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Which Retirement Account Is Right For Me?

Unless you’re new to the personal finance scene, you probably already know that you should be socking away a good deal of money into one of those handy-dandy retirement accounts to prepare for your future. This is especially true for the twenty-somethings out there who have years upon years for our money to ride out the recession and start riding the stock market wave into recovery.

We all thought we knew everything there is to know about 401(k)s and Roth IRAs until the new retirement tool waltzed in like he owned the investment-world. Well, hello there, Mr. Roth 401(k). You’re looking mighty attractive, aren’t you?

Here’s the deal. Roth investments are amazing for one simple reason:

The earnings you make from any Roth investment are 100% tax-free when distributed to you in retirement.

So, even though the money you contribute to your Roth IRA or Roth 401(k) has already been taxed, any—and I mean ANY—earnings you make from your Roth are not taxed. At all. This is why Roth IRAs are such an amazing retirement tool, but also why they come with some limitations, including contribution limits, that weed out the uber-rich.

If you’re new to retirement accounts, I put together a very minimal table showing the basic key points about these three types of retirement tools, the 401(k), Roth 401(k), and the Roth IRA:

IRA vs 401(k) 401(k) Roth 401(k) Roth IRA
Are contributions tax deductible? Yes No No
Are earnings taxed when withdrawn? No Yes Yes
Contribution limits (2015)* $18,000 $18,000 $5,500
Income limits None None Yes.
Who maintains the plan? Employer Employer You

*Individuals over age 59 1/2 may make additional “catch-up” contributions.

As you can see, there are pros and cons and several differences among each account. Here are more fun facts about these retirement investments:

Roth 401(k)

  • This type of investment is relatively new, so they are pretty rare. They haven’t become really popular just yet mainly because companies aren’t willing to hire more personnel to help manage the Roth 401(k). If your employer offers this type of retirement, I would definitely ask your HR office for the details!
  • As I mentioned in the bullet above, the max is $16,500 – but only to the extent that you don’t contribute to a traditional 401(k). So you can only contribute a max total of $16,500 to either account (for example, you could contribute $8,250 to each account).
  • Roth 401(k)s are not subject to the income limitations that Roth IRAs are! No matter what you make, you should be able to contribute.
  • Employers are allowed to match contributions, but you’ll have to ask your HR department more about that for your particular company.
  • Since we can’t predict the future (try as we might), we have no idea how much higher or lower our taxes will be in 30 years; the Roth 401(k) dodges the risk of high future taxes by having 100% tax-free distributions when you retire.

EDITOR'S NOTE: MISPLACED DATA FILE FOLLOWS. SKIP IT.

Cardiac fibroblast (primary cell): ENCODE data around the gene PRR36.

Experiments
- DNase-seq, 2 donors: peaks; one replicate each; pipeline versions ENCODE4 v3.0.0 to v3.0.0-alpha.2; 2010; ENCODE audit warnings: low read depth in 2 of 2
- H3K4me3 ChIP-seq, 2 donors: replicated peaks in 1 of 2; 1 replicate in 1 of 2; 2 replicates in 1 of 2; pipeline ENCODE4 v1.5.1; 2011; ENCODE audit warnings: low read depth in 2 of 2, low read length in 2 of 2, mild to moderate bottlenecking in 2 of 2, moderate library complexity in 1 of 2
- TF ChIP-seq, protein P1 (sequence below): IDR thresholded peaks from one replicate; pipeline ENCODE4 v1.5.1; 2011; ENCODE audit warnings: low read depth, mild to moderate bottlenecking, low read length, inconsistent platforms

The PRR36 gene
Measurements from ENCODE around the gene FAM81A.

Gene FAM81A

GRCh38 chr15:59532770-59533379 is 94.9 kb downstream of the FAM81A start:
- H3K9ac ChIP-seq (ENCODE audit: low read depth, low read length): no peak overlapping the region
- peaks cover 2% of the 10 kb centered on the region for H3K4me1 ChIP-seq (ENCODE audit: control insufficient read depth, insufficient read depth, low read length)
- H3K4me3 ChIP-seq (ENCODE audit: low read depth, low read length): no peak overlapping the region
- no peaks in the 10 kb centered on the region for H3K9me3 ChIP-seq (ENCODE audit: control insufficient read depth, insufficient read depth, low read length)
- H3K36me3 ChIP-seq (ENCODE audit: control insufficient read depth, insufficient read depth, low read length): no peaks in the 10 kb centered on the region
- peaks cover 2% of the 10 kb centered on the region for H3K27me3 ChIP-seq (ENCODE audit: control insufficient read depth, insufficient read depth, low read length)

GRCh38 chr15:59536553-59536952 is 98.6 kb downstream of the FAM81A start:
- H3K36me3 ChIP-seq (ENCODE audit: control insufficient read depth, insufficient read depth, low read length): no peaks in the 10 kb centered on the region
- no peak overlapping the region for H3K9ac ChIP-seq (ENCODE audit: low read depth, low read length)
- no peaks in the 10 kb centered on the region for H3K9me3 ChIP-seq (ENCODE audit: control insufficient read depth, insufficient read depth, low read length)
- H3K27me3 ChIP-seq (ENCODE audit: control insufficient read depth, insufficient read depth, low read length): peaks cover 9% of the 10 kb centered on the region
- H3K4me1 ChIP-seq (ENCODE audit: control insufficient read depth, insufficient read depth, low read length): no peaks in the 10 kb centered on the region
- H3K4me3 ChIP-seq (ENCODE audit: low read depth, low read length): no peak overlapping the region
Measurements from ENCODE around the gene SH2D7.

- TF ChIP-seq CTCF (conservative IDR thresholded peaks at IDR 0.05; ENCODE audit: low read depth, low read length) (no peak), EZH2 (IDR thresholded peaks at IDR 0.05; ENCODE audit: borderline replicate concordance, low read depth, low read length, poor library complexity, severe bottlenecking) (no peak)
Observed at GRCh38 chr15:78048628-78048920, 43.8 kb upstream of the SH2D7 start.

Roth IRA

  • To be eligible to contribute to a Roth IRA, you must have had earned income in that year. This means that you can’t use gift or scholarship money.
  • You cannot contribute more than you make (see the first rule).
  • You can invest in many different things: stocks, bonds, mutual funds, etc.
  • Did I mention that all the earnings from a Roth IRA are tax-free?


  • The biggest benefit to this retirement tool is the employer matching. Most companies offer some sort of matching deal up to certain amounts that you contribute. For example, your company may match up to 5% – but you’ll have to contribute at least 5% to get the full matching. It’s generally understood that you should contribute at least up to the amount that is matched; otherwise you’re passing up free money.
  • You’re employer maintains this plan (similar to a Roth 401(k)), so it doesn’t require much effort from you, the employee. It’s simple to set up automatic withdrawals that will be deposited right into your 401(k) account.
  • In this day and age, there are many options available to us to help plan for a prosperous retirement. If your company offers more than one retirement option, it’s a great idea to do a bit of investigative work so you can tailor and tweak your retirement plan to suit your future needs.

So, keep on putting that money away every payday and you can rest easy knowing that your beach house and country club memberships will be fully funded whenever you’re ready to retire!

Read more about how to start saving for retirement, or read a comparison of online brokers where you can open an IRA online.

Published or updated on June 23, 2010

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About Amber Gilstrap

Amber is a twenty-something CPA from Kansas City, Missouri who loves writing, working out, and---of course---finding fresh ideas for saving money. Follow her on twitter @amberinks.


We invite readers to respond with questions or comments. Comments may be held for moderation and will be published according to our comment policy. Comments are the opinions of their authors; they do not represent the views or opinions of Money Under 30.

  1. John Z. says:

    I’d actually agree with Mike on this one. I don’t think its that out of the question for the Federal Government to consider taxing roth distrubtions, at let’s say 15%, sometime down the road. Don’t think it could happen? There was a time not too long ago when social security was a sacred income stream that no one could ever imagine being taxed. Today, the feds terst SS benefits vs. income and tax those benefits at certain levels.

  2. Mike says:

    The government will undoubtedly declare a fiscal emergency and renege on their promise to not tax gains on Roth 401ks. Anyone foolish enough to trust the government and choose a Roth 401ks deserve to be screwed by them.

  3. Speak Your Mind